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February 2002

Hollywood on Lake Michigan: Chicago and the Movies
Arnie Bernstein

Where: Chicago Athletic Assn., 12 S. Michigan Ave., Chicago
When
: 6 p.m. social hour, 7 p. m. program Tuesday, Feb. 12

Reservations NOT needed
. Public invited. Hors d'oeuvres, wine and soft drinks, reception and presentation: $10 for members, $15 for non-members.

For information, call Matt Smolek at C.A.A.
312/236-7500, Ext. 2113.



OTHER COMING EVENTS

Tuesday, Mar. 12– "What's Different About Chicago," Jon Anderson

Tuesday, Apr. 9 – Jane Smith

Tuesday, May 14 –Annual Awards Banquet.

Board Meetings: Third Wednesdays of each month: Feb. 20, Mar.20, Apr.17, May 29.

LAST REMINDER: AWARDS DEADLINE CLOSING IN

        In order to be eligible for this year's SMA literary awards, books published during 2001 must be in the hands of judges by March 4.
        Entry forms, instructions and judges' addresses can be found on the SMA Web site, under the topic "Awards Contest."
        Direct other questions to Carol Carlson, 1420 W. Farragut St., Chicago, IL 60640. Phone: 773/506-7878. E-mail: writercc@aol.com.



AUTHOR USES WEB TO ENSNARE MORE READERS
By Richard Frisbie

        Although many authors detest the sordid necessity of helping peddle their own books, Howard Wolinsky relishes the challenge. Speaking at the Jan. 8 SMA meeting in the CAA, he told how he uses the Internet in myriad ways to spark interest in his work.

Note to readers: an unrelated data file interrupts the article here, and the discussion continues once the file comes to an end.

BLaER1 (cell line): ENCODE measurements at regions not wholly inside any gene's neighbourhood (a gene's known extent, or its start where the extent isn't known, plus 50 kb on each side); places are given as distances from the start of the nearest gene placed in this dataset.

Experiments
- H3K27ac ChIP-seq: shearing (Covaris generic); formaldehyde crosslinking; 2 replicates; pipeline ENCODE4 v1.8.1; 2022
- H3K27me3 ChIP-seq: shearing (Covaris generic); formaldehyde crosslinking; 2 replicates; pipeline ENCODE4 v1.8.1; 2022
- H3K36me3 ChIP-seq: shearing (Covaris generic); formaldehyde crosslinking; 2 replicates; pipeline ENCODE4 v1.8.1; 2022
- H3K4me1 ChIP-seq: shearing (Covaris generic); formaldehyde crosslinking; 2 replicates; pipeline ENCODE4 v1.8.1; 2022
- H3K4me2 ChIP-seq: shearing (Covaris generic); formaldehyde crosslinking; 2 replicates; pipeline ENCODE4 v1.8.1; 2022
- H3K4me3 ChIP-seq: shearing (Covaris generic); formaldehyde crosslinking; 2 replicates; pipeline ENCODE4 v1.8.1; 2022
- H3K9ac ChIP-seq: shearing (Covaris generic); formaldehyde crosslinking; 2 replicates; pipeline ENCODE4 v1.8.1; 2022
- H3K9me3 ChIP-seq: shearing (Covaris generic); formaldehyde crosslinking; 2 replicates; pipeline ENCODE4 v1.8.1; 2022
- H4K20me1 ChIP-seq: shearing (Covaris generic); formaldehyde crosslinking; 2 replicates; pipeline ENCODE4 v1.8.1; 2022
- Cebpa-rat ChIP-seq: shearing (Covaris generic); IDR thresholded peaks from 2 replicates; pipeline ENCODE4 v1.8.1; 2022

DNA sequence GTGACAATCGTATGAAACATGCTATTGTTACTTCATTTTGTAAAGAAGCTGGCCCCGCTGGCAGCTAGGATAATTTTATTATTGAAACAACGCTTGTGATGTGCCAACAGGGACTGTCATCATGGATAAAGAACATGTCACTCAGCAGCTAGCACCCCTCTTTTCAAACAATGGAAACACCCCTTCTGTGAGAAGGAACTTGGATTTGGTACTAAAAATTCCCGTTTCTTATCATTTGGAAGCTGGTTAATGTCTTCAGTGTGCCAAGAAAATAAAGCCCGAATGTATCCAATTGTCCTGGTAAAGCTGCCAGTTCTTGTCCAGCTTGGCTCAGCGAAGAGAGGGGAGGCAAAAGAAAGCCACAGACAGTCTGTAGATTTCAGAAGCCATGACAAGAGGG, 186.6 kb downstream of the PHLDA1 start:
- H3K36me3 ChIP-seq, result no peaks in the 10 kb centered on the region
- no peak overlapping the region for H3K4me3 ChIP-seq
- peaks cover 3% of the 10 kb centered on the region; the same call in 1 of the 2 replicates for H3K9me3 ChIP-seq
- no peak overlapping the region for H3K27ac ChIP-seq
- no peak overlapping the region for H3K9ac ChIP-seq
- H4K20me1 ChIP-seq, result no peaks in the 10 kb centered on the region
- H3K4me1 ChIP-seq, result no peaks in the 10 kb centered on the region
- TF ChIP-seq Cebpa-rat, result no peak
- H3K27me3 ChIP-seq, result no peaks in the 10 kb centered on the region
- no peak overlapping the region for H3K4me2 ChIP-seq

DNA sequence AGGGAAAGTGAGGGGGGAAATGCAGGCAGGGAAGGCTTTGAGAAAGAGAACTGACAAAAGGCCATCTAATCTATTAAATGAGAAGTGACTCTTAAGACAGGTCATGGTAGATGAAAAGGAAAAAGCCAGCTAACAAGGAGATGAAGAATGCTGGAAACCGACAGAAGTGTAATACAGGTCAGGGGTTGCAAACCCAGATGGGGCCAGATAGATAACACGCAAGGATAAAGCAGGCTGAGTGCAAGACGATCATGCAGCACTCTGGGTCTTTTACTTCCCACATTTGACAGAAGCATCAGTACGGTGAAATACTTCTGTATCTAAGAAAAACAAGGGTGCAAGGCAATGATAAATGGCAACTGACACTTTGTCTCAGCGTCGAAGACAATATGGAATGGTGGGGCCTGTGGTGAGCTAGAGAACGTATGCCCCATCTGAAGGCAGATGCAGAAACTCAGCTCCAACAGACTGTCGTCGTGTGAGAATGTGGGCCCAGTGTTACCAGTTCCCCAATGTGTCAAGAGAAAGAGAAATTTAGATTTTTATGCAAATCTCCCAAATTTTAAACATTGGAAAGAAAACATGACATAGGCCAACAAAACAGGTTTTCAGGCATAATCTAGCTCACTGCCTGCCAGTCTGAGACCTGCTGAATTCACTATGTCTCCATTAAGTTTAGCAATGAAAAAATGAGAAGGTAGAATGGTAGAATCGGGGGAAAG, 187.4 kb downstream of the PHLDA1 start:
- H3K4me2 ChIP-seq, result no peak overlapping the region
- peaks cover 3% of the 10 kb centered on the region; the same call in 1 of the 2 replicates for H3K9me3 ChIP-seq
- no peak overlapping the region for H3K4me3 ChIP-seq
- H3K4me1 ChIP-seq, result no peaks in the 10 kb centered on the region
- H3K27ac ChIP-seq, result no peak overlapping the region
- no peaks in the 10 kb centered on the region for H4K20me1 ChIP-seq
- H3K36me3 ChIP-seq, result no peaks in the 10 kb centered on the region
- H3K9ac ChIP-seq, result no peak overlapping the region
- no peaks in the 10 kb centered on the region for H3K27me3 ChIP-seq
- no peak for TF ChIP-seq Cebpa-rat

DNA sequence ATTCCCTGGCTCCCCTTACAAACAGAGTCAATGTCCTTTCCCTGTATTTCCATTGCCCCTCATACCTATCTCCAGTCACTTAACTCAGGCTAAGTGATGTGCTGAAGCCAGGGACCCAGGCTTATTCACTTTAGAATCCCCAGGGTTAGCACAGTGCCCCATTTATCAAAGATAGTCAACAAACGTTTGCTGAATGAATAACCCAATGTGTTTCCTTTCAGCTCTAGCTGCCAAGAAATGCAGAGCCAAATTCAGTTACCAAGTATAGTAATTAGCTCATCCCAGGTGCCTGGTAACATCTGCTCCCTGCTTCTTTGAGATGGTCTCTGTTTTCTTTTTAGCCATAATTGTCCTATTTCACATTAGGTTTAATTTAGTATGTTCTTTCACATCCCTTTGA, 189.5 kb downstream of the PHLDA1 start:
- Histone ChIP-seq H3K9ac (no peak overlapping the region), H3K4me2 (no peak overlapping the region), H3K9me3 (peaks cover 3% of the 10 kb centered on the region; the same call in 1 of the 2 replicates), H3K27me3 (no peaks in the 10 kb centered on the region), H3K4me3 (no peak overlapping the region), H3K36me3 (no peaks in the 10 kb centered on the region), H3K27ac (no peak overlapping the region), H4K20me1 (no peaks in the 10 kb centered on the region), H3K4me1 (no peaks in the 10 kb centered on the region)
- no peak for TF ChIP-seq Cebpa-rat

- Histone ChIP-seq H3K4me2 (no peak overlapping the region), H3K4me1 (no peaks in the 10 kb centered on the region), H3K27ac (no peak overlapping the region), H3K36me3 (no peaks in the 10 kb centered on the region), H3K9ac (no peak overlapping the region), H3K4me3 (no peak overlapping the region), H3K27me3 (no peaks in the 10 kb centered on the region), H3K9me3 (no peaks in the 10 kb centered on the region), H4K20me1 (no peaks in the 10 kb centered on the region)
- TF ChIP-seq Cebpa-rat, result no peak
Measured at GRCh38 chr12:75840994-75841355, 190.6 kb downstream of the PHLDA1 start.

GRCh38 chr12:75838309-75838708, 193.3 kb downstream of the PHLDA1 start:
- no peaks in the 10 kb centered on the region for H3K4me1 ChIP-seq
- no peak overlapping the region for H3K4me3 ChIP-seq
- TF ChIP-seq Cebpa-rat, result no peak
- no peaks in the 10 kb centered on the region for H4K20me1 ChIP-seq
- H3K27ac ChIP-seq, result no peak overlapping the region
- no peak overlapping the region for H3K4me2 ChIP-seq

Some of his tips:
         Develop your own Web site, which can be hyperlinked to Amazon.com and Barnes & Noble. Your Web site can describe your book in glowing terms and perhaps include a sample chapter to hook readers.
         Find chat rooms on the Web where participants are likely to be interested in the subject of your book. Make them aware of the book, although some tactful restraint is advisable. Forum folks may resent you if you're "too pushy."
         Use Web research and the power of your computer to develop a database of contacts who can help promote your book.
         You can sign up to make an extra 15 percent on each copy sold through Amazon.com. Go to the bottom of the www.amazon.com home page and click on the word, "Join Associates." This opens a menu that lets you register and create a link from your Web page to the amazon.com home page. Any orders received through this link qualify for the 15 percent commission.
         With Barnes and Noble (www.bn.com), you click on a button for the "Publishers & Authors' Guide" to establish a relationship.
        Wolinsky says one thing he's learned from dealing with the Web is that the market for a book may turn out to be different than originally supposed. As co-author (with Tom Brune) of The Serpent on the Staff: The Unhealthy Politics of the American Medical Association, he supposed doctors would want to read it. "They weren't much interested."